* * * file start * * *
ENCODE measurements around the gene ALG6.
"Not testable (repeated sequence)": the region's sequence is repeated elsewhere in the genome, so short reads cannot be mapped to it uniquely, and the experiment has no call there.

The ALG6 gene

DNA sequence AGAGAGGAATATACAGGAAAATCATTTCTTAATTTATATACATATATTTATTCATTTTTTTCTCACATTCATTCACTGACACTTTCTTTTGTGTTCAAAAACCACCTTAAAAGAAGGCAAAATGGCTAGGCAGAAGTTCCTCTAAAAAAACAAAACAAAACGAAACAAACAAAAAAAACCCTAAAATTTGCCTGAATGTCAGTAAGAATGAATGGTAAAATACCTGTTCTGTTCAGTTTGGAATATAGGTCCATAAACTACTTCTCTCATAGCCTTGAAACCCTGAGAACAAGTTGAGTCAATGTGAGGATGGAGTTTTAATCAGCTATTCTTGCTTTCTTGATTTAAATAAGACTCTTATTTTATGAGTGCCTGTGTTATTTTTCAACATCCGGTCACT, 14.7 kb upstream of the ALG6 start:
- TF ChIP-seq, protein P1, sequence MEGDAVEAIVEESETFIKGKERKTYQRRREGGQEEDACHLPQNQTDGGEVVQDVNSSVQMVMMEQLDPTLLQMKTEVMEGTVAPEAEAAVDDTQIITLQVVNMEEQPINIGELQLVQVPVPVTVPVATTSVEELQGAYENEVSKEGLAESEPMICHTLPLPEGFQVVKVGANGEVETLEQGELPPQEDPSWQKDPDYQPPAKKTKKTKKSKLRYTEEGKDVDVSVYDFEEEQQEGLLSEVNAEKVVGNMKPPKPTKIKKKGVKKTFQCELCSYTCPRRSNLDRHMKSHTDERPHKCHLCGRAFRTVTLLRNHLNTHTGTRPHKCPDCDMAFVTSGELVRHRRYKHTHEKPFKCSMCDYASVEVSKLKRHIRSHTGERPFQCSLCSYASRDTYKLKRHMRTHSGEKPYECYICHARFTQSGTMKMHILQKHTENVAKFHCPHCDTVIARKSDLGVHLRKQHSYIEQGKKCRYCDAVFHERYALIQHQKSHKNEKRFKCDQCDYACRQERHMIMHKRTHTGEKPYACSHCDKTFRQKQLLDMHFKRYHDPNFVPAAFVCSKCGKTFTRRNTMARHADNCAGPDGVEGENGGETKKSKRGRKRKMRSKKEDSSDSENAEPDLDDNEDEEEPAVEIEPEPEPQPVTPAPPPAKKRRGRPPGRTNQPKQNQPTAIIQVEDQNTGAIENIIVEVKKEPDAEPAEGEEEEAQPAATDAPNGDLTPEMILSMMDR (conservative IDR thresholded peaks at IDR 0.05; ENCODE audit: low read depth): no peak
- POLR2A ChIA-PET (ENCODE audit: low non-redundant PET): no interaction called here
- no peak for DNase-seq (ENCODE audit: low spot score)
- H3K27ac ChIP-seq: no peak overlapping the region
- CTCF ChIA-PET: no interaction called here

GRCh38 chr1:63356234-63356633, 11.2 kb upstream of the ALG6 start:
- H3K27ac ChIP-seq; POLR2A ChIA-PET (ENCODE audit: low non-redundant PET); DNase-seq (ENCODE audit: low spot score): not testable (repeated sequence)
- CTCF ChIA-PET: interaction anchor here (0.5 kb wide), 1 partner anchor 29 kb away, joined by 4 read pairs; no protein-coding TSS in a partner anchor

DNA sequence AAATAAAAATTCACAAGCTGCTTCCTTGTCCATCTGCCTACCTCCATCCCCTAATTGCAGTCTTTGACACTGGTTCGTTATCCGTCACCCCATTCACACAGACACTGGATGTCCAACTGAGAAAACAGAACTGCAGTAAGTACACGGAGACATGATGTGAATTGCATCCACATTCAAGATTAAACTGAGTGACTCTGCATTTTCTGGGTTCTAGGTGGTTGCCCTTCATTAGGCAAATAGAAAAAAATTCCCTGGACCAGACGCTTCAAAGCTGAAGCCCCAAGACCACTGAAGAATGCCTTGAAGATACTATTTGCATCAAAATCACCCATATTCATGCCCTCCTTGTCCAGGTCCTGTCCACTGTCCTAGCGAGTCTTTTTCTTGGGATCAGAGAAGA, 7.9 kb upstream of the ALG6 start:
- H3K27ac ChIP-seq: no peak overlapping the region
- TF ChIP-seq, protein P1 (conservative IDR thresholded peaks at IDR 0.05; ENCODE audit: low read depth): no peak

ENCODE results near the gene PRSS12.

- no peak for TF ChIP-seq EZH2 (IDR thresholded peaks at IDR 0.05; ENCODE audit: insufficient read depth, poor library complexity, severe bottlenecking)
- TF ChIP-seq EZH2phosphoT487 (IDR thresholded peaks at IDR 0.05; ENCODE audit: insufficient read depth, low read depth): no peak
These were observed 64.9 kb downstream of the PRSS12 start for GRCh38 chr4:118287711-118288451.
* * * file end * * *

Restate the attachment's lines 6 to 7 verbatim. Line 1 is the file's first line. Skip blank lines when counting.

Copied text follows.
- POLR2A ChIA-PET (ENCODE audit: low non-redundant PET): no interaction called here
- no peak for DNase-seq (ENCODE audit: low spot score)